Meaning Without “Truth”

Hansen, Daoist theory of human thoughtA Daoist Theory of Chinese Thought: A Philosophical Interpretation

By Chad Hansen

New York: Oxford University Press. (2000)

Chad Hansen claims he’s going to shake up traditional views on Chinese thought (even modern ones such as A.C. Graham and B.I. Schwartz).  Well, I’m not sure if he succeeded in that, and I found both Graham and Schwartz more accessible and clearer in their surveys of classical Chinese thinking.

Nevertheless, Hansen’s work was well worth the effort.  What I found most valuable is his approach to the linkage of thought and language.  Hansen takes a strong Whorfian approach (one which I agree with) in proposing that Chinese thought, as expressed in the underlying structures of their language, is different from Western thought in some fundamental ways.  For example, Greek and Indian (and all other Proto-Indo European sourced languages) “depend on the semantic concepts of meaning and truth.”  Chinese language and thought, on the other hand, are more relational.  Hansen makes an interesting contrast of Western and Chinese dictionary traditions.  In Western language, we “assume the notion of a meaning that the definition should express.  The Chinese dictionary tradition is more historical.  It collects different historical examples of use and lists possible character (or phrase) substitutes in each use.”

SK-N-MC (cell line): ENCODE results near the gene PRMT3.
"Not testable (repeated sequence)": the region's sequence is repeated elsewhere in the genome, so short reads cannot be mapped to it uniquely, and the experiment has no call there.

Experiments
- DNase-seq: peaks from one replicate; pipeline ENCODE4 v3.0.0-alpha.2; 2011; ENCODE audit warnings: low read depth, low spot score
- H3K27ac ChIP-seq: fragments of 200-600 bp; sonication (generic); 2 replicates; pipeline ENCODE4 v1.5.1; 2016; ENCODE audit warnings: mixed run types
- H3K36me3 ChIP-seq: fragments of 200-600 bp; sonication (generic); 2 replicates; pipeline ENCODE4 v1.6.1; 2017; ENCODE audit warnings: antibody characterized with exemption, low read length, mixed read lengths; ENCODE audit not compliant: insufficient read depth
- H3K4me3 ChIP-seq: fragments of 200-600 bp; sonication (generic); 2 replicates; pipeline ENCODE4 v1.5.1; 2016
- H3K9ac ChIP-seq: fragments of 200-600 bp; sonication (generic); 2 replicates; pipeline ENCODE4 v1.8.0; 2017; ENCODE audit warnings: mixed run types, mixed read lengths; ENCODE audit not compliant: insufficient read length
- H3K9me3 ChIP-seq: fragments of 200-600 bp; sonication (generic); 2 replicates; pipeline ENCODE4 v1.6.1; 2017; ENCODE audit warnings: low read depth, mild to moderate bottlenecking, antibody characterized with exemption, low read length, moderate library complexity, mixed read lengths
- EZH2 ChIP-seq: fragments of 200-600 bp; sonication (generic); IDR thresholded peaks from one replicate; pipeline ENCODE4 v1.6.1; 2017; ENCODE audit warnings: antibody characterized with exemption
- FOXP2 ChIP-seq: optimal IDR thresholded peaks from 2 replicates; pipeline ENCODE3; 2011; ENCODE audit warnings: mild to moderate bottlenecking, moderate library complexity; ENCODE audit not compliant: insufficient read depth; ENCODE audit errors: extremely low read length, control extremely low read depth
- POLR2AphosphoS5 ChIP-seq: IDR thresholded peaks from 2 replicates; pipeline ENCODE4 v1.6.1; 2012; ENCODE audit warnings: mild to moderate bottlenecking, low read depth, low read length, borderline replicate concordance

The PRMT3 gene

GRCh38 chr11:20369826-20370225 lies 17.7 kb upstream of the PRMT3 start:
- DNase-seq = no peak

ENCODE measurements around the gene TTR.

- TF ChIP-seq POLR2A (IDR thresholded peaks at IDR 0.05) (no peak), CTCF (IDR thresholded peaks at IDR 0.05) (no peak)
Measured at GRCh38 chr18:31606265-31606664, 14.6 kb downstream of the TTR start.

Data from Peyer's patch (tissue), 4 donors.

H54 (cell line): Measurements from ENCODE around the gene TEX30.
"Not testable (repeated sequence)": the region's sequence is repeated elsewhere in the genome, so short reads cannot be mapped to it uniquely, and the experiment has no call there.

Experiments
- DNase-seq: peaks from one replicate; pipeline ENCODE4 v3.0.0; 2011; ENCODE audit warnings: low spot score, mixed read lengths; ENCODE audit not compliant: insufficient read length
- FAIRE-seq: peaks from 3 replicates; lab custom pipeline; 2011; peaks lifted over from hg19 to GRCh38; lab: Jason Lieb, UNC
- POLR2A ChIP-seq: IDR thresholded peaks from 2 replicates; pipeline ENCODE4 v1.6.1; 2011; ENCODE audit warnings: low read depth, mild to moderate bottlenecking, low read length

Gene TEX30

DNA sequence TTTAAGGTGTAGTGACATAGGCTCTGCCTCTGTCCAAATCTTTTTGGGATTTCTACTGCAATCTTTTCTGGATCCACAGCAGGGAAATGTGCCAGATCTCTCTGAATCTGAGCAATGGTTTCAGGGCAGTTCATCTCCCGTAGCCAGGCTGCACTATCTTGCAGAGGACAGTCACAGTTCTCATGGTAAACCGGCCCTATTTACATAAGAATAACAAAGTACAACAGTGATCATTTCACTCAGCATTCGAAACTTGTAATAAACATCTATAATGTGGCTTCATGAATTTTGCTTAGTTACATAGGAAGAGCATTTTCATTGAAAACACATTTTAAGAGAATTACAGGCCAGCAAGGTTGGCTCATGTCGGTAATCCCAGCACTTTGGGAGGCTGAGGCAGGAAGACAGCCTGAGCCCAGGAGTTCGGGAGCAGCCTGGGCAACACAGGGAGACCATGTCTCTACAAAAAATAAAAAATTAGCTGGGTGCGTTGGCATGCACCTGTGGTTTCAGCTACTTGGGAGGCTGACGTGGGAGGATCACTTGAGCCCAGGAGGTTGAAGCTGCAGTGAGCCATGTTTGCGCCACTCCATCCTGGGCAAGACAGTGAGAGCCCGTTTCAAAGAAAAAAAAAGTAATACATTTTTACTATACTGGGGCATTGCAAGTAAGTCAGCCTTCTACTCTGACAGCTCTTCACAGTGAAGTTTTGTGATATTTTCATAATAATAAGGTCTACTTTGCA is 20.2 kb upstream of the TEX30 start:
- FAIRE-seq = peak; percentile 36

One of my central themes is that Western thought traditions emphasize what I call “conceptual consciousness” (pfc-dominated thought) over “animate consciousness”.  Hansen gives a great example of this thesis, when he explains how in Chinese, meaning is partly a function of tone.  In the West, we make a separation between the substance of what we say, and the tone in which we say it.  The substance is a function of the “objective truth” of the statement.  The tone… well, that’s the emotional, touchy-feely stuff of affect.  In Chinese, by contrast, there was never as clear a separation between conceptual and animate consciousness.  They were more integrated from the outset, and that shows itself in their inclination to incorporate tone into meaning.

Hansen gives a detailed descriptions of Mencius’ view of human nature expressed in a full-fledged plant analogy.  This is something important to me, and I’m grateful to him for his detail.  I believe that Mencius’ view of an organically growing human morality, linking the individual with the cosmos, offers a great deal to anyone trying to construct a global ethic for the 21st century, and also ties in closely with some aspects of modern evolutionary psychology, such as theories of “parochial altruism”.  In following up some of Hansen’s bibliography citations, I discovered a book put out in 2005 by Donald Munro, A Chinese Ethic for the New Century, which I’ll be really interested to follow up.

I’d recommend Hansen to people who have already read Schwartz’s The World of Thought in Ancient China and Graham’s Disputers of the Tao, and who want to add another linguistic-oriented perspective to their understanding.


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